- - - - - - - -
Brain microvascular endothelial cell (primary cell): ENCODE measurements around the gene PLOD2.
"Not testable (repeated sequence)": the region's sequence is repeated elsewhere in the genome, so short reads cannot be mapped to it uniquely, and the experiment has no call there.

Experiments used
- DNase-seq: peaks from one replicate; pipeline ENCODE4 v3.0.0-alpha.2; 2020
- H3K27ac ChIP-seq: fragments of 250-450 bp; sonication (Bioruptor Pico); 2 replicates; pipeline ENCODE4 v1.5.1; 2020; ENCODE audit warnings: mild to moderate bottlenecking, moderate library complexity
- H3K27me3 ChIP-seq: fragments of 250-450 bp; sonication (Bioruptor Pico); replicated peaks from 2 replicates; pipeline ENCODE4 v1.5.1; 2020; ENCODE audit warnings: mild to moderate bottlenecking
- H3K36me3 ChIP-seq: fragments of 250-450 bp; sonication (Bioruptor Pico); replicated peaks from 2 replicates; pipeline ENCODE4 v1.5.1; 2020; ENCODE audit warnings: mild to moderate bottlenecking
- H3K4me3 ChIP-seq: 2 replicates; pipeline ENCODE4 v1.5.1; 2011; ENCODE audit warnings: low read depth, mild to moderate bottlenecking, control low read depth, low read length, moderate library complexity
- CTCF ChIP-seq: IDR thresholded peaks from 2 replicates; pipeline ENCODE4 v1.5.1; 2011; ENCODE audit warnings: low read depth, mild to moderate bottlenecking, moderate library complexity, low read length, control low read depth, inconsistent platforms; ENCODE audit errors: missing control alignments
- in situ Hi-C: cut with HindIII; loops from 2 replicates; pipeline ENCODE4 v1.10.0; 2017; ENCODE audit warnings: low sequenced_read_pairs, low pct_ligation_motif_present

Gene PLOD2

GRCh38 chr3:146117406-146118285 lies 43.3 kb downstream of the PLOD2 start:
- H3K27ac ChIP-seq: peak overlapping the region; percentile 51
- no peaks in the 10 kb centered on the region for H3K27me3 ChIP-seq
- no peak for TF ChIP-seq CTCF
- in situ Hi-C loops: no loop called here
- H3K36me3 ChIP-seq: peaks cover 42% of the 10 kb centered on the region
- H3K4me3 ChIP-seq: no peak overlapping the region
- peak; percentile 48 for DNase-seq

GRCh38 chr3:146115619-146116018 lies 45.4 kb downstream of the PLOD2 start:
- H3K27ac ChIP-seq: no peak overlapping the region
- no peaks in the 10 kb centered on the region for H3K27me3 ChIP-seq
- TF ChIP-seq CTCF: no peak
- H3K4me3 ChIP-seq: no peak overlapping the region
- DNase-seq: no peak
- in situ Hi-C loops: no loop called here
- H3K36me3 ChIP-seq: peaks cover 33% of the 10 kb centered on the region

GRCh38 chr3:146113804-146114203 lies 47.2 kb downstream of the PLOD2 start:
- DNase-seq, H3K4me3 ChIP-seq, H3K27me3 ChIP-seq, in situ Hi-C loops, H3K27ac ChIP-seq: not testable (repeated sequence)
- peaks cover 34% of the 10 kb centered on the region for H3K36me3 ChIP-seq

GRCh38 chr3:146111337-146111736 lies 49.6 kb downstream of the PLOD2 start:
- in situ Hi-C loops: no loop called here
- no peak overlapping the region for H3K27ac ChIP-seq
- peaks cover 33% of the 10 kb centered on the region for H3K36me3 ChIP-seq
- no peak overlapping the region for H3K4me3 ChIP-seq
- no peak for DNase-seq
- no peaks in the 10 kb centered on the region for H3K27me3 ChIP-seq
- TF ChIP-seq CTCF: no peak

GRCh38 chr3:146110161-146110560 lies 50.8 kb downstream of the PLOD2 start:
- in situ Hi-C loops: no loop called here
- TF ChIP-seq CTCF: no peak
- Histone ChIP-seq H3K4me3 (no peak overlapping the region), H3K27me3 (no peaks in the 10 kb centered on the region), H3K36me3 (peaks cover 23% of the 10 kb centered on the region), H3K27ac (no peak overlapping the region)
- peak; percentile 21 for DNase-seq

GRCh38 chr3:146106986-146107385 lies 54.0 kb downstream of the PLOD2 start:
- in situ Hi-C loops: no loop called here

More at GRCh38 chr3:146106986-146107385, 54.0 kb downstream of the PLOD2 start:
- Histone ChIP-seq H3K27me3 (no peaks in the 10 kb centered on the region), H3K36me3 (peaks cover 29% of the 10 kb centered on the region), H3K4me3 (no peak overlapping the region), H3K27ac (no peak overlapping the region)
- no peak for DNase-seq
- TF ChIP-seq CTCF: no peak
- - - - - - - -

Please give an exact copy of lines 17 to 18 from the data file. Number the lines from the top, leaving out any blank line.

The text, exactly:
- H3K36me3 ChIP-seq: peaks cover 42% of the 10 kb centered on the region
- H3K4me3 ChIP-seq: no peak overlapping the region